The placement at the football ground is adequate, even though I support the other team in the city. He was born in the town and performed at the ground once back in 1981 in the inaugural Heavy Metal Holocaust. Personally though I’d liked to have seen it situated in Hanley – the areas city centre. I think it would  be a good idea to have a walk of fame like the Hollywood Boulevard or Birmingham’s Broad Street, around our cultural quarter and the Victoria Hall, a venue Motörhead played at least three times. Which ever way to slice it though it’s still recognition for what was extreme music back in the day. 

My main gripe is the wording on the plaque.  
“Motörhead founder & singer, who’s song Ace of Spades has been adopted by Port Vale FC”. 

 Nothing about him being born in the town or actually performing at the ground. At the time of writing this, it is the only concert (infamously poorly ran by all accounts), to have been held on the grass at Vale Park. If they’re dishing them out for adoption it won’t be long until Tom Jones has a plaque at the Bet 365 stadium. 

I actually thought I’d already posted the quintessential Motörhead song Ace of Spades a long time ago, apparently not. On its 1980 release the single peaked at number 15 in the UK charts, only bettered by The Golden Years Live EP a year later. The same song reached number 13 after being reissued in 2016, not long after Lemmy’s death. 

We are Motörhead and we play rock ‘n’ roll…..

Free Speech For The Dumb

Well I’m currently sitting on a plane above the clouds, probably somewhere over the eastern part of England heading to Eindhoven. Not as many metal heads on the flight as anticipated but lots of oddly dressed guys that look like they’re heading on a stag weekend. They must know something that we don’t – Eindhoven was one of the dullest cities I’ve visited for a long time, then again besides Monday morning we didn’t trek about the place much. 

Leaving a dank and grey Manchester (and my little man Ozymandias) behind me, hopefully 400 miles further east the climate will be a bit more welcoming. 

We were delayed slightly leaving so it’s going to be a race against time to get the bus from the airport to the hotel in Eindhoven then onto the train to Tilburg for the show. In an ideal world I’d like to have been there in plenty of time to catch some death metal blast beats dished out by Exhumed. Failing that an hour later sees local lads Discharge ambling onto the main stage.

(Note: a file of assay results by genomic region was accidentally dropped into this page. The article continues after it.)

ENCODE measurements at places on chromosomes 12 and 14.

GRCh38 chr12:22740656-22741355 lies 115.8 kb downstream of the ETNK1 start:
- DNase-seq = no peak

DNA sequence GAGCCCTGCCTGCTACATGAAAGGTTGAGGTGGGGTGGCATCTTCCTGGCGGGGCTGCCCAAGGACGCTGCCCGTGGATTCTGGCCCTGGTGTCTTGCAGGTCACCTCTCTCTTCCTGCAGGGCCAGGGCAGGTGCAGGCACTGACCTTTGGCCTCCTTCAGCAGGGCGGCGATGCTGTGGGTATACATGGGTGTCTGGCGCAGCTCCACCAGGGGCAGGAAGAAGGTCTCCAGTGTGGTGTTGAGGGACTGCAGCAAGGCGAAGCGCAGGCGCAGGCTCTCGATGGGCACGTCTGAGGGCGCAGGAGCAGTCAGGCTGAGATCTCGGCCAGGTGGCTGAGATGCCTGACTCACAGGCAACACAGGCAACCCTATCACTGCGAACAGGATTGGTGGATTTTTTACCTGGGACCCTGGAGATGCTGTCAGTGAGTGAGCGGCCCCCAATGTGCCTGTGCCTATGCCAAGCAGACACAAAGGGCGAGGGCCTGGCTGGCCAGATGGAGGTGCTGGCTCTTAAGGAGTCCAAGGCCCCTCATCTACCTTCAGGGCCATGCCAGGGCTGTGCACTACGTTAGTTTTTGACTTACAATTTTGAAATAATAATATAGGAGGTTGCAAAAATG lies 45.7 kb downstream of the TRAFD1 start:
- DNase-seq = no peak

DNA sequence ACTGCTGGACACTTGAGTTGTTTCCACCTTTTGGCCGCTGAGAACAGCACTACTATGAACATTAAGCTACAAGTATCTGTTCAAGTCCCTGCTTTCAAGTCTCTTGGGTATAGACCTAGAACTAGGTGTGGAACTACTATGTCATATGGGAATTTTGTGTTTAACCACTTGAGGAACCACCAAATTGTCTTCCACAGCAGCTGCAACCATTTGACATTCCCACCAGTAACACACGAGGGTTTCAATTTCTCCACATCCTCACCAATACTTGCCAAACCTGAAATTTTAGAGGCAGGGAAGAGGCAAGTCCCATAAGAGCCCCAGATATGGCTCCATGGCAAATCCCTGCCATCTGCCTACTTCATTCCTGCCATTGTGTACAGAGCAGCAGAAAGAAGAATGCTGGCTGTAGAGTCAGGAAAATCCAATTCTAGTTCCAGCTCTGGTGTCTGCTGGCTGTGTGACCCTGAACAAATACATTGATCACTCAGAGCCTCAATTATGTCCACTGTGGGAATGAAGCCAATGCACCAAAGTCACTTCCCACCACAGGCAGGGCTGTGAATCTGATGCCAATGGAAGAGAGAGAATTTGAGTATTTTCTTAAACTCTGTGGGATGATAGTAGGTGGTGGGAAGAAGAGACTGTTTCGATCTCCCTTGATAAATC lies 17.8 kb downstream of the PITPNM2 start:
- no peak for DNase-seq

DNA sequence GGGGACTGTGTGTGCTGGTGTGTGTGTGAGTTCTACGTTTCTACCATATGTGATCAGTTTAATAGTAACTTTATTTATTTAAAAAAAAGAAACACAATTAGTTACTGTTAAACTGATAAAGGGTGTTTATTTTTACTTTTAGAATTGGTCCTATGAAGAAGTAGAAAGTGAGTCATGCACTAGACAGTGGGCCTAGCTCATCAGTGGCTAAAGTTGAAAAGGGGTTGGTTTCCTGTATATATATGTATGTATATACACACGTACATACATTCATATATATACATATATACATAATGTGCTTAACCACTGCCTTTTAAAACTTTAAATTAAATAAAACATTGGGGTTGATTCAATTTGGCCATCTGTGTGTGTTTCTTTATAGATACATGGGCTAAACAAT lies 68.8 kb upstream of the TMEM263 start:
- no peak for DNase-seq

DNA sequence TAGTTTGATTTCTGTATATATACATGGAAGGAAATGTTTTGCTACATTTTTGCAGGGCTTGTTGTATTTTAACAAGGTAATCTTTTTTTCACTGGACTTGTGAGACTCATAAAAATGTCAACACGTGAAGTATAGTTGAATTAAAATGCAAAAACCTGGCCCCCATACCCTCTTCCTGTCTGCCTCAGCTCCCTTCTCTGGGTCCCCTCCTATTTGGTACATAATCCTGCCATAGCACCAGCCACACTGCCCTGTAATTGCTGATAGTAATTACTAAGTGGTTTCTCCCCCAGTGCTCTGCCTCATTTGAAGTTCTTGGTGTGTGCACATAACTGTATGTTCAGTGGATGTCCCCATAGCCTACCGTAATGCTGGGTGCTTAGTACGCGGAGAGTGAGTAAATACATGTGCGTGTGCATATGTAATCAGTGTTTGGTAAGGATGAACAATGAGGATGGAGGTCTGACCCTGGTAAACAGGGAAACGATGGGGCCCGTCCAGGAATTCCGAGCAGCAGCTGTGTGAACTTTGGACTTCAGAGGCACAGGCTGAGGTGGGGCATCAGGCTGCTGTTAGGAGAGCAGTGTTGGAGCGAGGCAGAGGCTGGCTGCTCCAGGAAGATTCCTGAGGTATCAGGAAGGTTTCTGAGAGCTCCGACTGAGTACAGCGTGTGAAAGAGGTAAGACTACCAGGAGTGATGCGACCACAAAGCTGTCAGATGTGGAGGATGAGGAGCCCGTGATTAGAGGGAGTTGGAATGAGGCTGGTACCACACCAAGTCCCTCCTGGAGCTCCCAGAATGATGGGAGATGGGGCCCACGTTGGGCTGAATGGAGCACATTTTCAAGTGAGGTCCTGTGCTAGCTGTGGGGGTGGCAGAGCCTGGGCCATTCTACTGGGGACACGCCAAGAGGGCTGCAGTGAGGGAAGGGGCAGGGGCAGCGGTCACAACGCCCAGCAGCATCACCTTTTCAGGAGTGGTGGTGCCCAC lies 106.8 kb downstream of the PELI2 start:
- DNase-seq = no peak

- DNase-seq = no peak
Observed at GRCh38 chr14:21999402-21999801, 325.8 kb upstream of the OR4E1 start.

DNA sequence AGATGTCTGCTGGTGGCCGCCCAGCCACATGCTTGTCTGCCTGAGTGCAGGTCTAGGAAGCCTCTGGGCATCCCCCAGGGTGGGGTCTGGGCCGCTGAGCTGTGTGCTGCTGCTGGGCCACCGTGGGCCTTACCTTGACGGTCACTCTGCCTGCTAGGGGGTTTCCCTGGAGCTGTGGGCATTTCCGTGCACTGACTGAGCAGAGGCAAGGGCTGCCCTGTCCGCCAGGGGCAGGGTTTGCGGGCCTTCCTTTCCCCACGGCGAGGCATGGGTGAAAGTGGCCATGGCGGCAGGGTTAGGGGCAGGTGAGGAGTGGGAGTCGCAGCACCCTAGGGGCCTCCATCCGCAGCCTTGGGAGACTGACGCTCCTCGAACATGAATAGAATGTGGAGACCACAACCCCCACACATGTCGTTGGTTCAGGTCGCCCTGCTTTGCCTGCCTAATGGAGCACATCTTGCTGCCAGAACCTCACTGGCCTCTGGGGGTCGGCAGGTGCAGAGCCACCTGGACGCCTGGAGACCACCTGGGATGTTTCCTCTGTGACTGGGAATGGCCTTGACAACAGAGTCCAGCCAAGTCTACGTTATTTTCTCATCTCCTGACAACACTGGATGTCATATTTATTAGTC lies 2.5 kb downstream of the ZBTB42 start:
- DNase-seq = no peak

Last weekend they played a packed out Stoke show at the Underground. I saw them a few years ago in the same venue and it was pretty sparse to put it politely. Since they inked their deal with Nuclear Blast and seemingly gained some more appreciative fans from their appearances in much of the mainstream music media, it does appear to have reignited their career, along with the introduction of JJ on vocals. End Of Days is easily on of my favourite releases from last year. 

I’m quite surprised the inclusion of two of their tracks on Metallica’s Garage Inc. compilation album some years back – well pushing twenty years now I come to think about it! – didn’t achieve the same goal for them to some degree. Allegedly on a personal level though it did extremely well for them. Guitarist and founding member Bones apparently managed to quit his day job and pay off his mortgage due to it. Every cloud has it’s silver lining. 

I never saw them during their original run with Cal on vocals, and it wasn’t until their reformation with Rat that I broke my duck. Since then I’ve seen them numerous times and in front of varying sized crowds. From a tiny, but partisan, crowd in Crewe via the cavernous Ritz in Manchester and London’s Forum, to decimating the Warzone stage in France as part of Hellfest last year. This evening is going to be somewhere in the middle and I really do hope the Dutch crowd gives these Stoke lads and punk innovators the appreciation that they’ve worked hard for going on nearly four decades now. 

Free Speech For The Dumb was released back in 1982 on the classic Hear Nothing, See Nothing, Say Nothing by Clay Records. Twenty eight minutes of glorious noise. 

Well I ended up finishing this and posting it the day after their set. Not the biggest crowd in attendance on the day, but very enthusiastically into what was been served up to them from the stage. Mission accomplished. 

Jazz Hammer

You know what they say – better late than never.